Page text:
How to Use the “Infinite Scrolling” Method in Javascript to Manage Large API Result Sets

For today’s fun adventure we will be building our own “infinite scrolling” results page for data from the tmdb API.

Surely you’ve experienced old-school pagination (see image above) at some time or other. It’s a clunky and unwieldy way to view large data sets over the web, and for extra-large sets it can make drilling down into your data feel more like river-panning for data nuggets.

What we’re going to build today is the foundation protocol to achieve this type of result instead. Here’s a working model of what we will be setting up today.

What you’re going to need:

— an API key from tmdb. Just go down there, sign up for an account, get an API key (it’s free!) and come right back. I’ll wait.

Okay, great! Now let’s get creatin’!

What we’re going to do is access the current year’s movies from the API. Then we’ll print each movie’s poster to the screen. When the user scrolls to the bottom of the page, we’ll use that to trigger another API call to retrieve more results and simply append them to the output.

If you’ve ever found yourself wondering why so many APIs nowadays are returning results with a hard-maximum limit of 20 records or so, that’s because this method is so easy to implement it’s actually easier to just do it this way than it is to fumble around with pagination.

First we’re going to make an html web page to output our results. I’m keeping everything bare-bones here so you can just focus on the relevant goods:

<!DOCTYPE html>
#output {
margin-right: auto;
margin-top: 20px;
<div id=”output”></div>
<script src=”main.js”></script></body>

Yep, that’s the whole page. Just a big ‘ol empty div in the middle of the page. That’s what the “width:50%;margin-left:auto;margin-right:auto;” in the style tells it to do.

Now we just need to code the functionality to fill that div up with movie posters and keep it filling up as you scroll down through the contents.

Obviously, from the “script” tag in the code, we’re going to be calling our Javascript file “main.js” so let’s start that one now.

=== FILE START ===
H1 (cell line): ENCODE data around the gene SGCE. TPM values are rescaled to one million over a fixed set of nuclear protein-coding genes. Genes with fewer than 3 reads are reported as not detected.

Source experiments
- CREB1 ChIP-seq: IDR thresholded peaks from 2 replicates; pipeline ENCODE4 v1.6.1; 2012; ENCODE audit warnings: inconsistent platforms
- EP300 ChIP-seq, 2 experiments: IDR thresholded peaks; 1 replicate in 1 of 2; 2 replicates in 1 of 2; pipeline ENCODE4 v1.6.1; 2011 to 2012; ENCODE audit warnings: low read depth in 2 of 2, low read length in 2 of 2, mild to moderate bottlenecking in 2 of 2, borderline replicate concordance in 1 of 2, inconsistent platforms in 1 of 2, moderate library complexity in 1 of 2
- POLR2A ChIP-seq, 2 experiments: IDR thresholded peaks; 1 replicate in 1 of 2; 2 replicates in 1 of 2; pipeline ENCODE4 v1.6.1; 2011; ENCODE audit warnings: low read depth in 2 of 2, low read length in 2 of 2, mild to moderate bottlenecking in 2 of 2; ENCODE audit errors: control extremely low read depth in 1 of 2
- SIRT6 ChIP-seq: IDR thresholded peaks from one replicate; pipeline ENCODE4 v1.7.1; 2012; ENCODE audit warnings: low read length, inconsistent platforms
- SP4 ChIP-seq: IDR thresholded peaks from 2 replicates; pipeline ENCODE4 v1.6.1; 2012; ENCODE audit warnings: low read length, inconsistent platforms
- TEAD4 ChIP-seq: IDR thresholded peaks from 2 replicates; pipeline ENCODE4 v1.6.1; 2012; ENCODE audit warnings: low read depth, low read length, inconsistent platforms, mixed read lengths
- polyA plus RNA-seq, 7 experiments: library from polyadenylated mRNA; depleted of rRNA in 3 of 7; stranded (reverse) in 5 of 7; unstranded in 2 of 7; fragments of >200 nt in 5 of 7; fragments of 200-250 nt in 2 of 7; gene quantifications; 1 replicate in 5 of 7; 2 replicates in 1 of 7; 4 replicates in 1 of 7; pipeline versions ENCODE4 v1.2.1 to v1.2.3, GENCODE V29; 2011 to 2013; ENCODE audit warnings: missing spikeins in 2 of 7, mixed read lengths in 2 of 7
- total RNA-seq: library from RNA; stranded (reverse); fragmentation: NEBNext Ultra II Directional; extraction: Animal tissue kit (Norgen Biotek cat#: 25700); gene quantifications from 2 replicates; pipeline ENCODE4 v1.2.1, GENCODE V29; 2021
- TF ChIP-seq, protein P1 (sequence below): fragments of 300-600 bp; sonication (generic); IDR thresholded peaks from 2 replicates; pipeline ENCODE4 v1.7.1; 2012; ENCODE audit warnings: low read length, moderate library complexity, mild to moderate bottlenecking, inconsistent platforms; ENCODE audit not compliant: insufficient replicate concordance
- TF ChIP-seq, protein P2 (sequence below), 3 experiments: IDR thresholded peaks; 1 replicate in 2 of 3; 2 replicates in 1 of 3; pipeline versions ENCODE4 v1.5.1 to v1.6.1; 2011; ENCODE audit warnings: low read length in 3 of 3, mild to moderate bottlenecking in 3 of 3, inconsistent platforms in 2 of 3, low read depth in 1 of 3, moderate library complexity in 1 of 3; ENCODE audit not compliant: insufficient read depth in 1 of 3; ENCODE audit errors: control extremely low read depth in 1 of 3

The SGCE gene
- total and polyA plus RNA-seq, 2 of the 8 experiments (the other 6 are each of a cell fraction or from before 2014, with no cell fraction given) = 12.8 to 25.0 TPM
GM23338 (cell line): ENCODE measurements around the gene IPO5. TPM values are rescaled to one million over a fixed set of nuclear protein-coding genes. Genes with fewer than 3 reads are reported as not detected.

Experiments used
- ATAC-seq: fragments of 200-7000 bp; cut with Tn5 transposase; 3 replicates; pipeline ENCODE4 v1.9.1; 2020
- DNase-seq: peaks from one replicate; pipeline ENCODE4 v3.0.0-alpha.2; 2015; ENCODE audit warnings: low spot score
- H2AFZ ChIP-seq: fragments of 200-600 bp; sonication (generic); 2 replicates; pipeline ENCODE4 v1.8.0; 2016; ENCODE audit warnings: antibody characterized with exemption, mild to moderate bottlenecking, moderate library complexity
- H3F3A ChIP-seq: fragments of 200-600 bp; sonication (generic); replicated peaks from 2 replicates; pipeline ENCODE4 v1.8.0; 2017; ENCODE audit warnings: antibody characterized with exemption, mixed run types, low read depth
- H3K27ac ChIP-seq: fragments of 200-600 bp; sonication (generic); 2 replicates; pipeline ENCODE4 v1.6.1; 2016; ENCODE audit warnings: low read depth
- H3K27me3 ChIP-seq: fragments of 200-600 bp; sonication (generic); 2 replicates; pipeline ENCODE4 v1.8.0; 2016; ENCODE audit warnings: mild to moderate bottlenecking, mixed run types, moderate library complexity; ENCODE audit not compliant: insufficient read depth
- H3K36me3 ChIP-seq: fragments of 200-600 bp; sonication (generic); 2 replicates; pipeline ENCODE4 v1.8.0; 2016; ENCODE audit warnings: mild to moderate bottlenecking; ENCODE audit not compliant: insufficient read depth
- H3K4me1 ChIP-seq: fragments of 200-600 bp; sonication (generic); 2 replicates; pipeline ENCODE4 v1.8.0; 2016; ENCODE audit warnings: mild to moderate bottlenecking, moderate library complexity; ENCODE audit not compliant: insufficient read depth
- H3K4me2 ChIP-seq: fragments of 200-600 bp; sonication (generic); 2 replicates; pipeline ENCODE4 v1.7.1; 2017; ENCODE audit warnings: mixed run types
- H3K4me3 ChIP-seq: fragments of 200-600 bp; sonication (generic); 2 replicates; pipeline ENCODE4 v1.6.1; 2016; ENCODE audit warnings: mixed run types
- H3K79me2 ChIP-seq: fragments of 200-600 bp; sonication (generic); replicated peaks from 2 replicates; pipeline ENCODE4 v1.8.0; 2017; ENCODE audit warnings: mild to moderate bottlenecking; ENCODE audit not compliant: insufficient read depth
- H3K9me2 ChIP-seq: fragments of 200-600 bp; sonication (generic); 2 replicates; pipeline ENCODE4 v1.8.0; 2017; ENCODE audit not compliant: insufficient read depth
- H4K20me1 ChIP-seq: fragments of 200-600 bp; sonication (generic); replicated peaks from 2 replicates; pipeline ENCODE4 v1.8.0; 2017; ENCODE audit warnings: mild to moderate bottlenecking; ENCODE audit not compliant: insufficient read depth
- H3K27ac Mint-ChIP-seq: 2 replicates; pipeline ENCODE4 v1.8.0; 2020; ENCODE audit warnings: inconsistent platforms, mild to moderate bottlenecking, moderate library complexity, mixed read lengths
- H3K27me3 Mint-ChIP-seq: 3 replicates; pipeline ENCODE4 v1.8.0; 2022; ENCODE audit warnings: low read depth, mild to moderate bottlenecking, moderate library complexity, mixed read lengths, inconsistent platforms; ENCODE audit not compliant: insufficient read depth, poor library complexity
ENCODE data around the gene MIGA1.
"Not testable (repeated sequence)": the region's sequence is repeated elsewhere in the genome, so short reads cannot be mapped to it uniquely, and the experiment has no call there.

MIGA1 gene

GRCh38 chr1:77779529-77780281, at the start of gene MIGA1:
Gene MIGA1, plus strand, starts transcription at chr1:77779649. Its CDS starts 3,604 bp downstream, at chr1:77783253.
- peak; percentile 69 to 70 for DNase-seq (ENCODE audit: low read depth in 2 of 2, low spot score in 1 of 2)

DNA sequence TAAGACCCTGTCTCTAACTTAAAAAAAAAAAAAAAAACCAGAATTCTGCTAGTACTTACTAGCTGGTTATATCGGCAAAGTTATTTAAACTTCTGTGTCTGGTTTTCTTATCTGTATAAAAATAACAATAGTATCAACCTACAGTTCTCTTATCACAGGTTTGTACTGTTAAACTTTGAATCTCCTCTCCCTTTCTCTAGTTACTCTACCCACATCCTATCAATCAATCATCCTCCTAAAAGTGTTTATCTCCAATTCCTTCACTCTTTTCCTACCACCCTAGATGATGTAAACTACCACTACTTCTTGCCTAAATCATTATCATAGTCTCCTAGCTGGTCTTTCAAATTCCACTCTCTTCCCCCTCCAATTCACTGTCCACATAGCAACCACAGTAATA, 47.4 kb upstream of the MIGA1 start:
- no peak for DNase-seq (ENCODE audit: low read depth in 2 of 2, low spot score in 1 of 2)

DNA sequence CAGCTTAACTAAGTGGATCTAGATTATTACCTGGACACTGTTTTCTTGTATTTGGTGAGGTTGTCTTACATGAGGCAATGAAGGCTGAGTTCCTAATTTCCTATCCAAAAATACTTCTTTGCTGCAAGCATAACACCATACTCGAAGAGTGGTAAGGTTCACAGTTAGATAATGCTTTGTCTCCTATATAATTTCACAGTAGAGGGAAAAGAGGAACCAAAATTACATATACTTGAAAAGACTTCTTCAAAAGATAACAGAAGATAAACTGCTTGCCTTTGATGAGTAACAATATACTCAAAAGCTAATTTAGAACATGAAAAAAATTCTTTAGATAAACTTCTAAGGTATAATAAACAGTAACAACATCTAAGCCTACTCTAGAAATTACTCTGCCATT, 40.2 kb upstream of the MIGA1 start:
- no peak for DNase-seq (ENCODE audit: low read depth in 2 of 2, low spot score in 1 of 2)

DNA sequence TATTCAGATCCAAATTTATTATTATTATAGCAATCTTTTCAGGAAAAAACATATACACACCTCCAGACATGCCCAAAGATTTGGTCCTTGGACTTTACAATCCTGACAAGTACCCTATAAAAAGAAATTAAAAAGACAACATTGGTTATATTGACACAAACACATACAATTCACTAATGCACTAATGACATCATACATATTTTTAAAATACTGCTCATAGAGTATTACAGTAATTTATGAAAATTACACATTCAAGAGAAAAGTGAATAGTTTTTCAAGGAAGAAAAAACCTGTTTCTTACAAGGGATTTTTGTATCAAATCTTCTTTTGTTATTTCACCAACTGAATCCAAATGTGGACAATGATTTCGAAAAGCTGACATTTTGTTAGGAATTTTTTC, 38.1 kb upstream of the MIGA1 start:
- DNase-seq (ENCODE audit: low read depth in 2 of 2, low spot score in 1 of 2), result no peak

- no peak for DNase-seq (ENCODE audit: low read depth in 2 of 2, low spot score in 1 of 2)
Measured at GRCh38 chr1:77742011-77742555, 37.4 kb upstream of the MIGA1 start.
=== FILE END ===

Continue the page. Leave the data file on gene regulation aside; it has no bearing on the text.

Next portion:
First we need to setup our global variables:

// you’re going to need your own API key that
// you can get from
let APIkey = your API key here;
// we always start at the first page of data results
let pageNum = 1;
// So we can store our movie details when they’re loaded
// and not have to call the API every time
let movies = [];
// for our example we’ll just use movies from 2020
// but you can make this a variable that the user
// can change
let year = 2020;

Next, we’ll set up the function call to retrieve one set of results from the API. They’re only sent with 20 records at a time, so we’ll be calling this function a lot:

const getMoviesByYear = (year,page) => {// when the user changes genres or year, we need to clear
// the movies array out instead of just filtering
// so it doesn’t add the same movie twice
if (page===1) {movies=[];}// url to the API
let url = `${APIkey}&language=en-US&sort_by=popularity.desc&include_adult=false&include_video=false&primary_release_year=${year}&page=${page}`;
// we’re going to build some HTML for the output
let htmlStr = “”;
// the root path to the image files
let imgPath = ``;
.then(results => results.json())
.then(data => {
for (let i = 0;i<data.results.length;i++){
if (data.results[i].poster_path) {
htmlStr+=`<div style=”float:left;”><img src=”${imgPath}${data.results[i].poster_path}” style=”height:230px;width:154px;border-radius:5%;”></div>`;
document.getElementById(“output”).innerHTML+= htmlStr;

So. What’s going on in this function?

I started off with this line

if (page===1) {movies=[];}

to give you an idea of some of the things you can do with all this delicious data. In the case of Flix, I store all the result data from the API into an array of movies. That way I still have access to all the extemporaneous data that I don’t happen to be displaying at the moment.

Just because we’re only displaying the poster picture doesn’t mean there isn’t an insane amount of other good data that’s included in the results. You’ll notice a little further into that function is where I add each new movie object to the array:


Next we give it the URL to the API endpoint that gives us results. Remember that tmdb API only provides result sets of 20 elements, but it also keeps track of the current page of those elements for you. So our API URL looks like this:

let url = `${APIkey}&language=en-US&sort_by=popularity.desc&include_adult=false&include_video=false&primary_release_year=${year}&page=${page}`;

As you can see, we’re also sorting it by the coolest movies first, filtering out the pr0n and movies with videos. All this stuff and other cool parameters you can find from the API documentation. It provides some pretty comprehensive data.

Notice the part that says:


The ${year} and ${page} are template literals that include the year and page parameters from the function call into the url.

The next lines are pretty much rote:

.then(results => results.json())
.then(data => {

We fetch the API at the URL, then we name the results results and convert them into a JSON array which we call data.

Here’s the meat of the function:

for (let i = 0;i<data.results.length;i++){
if (data.results[i].poster_path) {